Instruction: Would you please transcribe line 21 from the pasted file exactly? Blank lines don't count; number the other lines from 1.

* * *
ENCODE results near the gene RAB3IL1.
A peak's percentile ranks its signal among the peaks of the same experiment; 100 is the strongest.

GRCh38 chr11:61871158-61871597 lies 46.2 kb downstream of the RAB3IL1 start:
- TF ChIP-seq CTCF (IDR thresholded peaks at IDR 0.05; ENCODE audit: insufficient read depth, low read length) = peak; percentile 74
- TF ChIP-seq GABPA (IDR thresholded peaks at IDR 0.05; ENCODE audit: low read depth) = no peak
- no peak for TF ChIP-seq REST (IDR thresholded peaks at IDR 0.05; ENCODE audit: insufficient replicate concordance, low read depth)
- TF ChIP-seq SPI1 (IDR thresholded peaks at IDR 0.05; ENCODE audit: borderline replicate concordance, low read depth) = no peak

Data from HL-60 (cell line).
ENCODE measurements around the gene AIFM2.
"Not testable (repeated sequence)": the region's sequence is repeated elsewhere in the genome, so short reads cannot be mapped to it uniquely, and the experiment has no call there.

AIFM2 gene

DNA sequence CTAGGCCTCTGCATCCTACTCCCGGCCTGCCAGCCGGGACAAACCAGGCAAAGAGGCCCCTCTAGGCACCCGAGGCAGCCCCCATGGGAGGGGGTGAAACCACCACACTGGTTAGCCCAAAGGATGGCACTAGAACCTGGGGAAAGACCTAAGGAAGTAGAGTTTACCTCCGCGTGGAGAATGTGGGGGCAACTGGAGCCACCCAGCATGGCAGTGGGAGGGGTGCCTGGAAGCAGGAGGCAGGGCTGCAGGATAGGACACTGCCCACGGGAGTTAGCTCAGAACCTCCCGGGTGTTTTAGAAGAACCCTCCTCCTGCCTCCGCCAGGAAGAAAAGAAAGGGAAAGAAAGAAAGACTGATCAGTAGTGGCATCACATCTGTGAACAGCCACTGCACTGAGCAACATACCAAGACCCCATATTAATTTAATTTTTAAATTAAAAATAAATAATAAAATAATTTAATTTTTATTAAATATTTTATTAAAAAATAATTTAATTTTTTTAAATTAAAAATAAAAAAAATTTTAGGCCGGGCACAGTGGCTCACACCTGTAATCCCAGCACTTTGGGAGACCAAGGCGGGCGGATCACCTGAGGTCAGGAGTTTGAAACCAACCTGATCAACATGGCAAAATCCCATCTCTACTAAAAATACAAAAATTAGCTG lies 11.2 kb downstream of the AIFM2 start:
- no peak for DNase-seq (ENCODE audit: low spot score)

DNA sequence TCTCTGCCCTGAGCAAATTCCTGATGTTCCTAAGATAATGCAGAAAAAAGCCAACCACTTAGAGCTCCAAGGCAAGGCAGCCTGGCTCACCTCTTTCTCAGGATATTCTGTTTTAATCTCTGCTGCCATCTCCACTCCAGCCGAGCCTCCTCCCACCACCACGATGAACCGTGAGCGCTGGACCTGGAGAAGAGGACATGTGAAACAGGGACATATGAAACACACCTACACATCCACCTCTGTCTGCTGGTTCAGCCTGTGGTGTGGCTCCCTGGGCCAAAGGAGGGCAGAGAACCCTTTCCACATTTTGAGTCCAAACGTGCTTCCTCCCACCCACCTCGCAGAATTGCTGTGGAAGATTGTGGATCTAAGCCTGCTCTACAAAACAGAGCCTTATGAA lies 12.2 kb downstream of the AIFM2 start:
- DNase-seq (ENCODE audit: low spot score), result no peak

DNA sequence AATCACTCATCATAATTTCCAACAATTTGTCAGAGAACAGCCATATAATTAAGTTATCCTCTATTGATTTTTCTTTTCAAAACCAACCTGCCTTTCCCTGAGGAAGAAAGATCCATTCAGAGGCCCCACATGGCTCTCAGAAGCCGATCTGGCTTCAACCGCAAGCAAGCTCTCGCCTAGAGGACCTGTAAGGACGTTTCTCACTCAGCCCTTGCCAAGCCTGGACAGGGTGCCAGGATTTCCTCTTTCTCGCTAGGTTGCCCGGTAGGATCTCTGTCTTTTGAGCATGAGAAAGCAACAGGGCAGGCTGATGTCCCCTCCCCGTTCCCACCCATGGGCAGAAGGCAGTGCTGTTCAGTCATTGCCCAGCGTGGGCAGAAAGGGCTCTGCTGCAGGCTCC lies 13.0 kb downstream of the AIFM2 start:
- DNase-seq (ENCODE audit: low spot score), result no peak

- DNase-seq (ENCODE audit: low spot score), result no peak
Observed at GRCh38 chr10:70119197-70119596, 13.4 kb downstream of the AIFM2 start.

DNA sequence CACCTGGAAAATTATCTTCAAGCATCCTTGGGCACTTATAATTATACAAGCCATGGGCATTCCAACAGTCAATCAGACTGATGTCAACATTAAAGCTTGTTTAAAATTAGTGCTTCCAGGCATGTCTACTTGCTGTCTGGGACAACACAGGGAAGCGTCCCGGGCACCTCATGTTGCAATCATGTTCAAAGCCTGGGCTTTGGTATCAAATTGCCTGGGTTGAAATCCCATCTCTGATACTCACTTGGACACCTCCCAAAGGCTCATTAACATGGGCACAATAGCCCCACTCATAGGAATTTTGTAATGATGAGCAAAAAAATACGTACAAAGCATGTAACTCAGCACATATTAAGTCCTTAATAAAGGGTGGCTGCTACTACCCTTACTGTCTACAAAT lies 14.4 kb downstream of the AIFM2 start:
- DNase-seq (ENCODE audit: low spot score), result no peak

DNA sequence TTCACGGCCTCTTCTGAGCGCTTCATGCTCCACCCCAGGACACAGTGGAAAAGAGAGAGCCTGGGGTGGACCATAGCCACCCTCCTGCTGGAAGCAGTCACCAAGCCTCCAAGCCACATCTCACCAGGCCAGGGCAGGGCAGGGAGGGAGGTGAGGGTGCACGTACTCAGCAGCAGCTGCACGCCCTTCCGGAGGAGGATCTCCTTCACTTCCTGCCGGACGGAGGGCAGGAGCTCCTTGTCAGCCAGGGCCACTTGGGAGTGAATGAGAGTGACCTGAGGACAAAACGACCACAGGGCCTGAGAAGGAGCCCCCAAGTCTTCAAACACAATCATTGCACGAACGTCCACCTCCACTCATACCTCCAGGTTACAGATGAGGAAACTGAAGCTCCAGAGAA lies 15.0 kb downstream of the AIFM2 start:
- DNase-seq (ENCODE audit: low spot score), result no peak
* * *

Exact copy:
- DNase-seq (ENCODE audit: low spot score), result no peak